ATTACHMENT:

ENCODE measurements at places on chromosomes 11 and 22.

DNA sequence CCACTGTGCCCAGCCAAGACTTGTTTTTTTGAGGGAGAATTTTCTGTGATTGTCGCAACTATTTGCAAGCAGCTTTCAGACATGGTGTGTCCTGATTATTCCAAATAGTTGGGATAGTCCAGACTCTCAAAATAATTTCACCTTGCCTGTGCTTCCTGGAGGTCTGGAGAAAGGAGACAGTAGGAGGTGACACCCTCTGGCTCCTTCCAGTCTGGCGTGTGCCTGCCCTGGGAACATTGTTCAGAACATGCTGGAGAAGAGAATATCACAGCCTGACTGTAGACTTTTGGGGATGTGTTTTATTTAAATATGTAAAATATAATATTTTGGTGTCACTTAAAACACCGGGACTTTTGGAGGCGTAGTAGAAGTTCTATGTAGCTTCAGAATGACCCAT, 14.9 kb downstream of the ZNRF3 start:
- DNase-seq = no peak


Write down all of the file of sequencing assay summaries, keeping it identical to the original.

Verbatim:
ENCODE measurements at places on chromosomes 11 and 22.

DNA sequence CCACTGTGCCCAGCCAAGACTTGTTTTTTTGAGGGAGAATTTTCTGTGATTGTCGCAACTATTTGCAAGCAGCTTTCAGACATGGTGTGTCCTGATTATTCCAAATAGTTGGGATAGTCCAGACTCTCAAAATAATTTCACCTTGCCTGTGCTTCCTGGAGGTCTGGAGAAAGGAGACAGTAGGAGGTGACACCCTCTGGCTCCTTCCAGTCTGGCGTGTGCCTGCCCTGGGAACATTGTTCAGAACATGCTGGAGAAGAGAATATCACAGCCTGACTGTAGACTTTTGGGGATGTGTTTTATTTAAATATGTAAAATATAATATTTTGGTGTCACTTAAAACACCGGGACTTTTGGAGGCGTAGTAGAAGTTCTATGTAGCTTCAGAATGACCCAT, 14.9 kb downstream of the ZNRF3 start:
- DNase-seq = no peak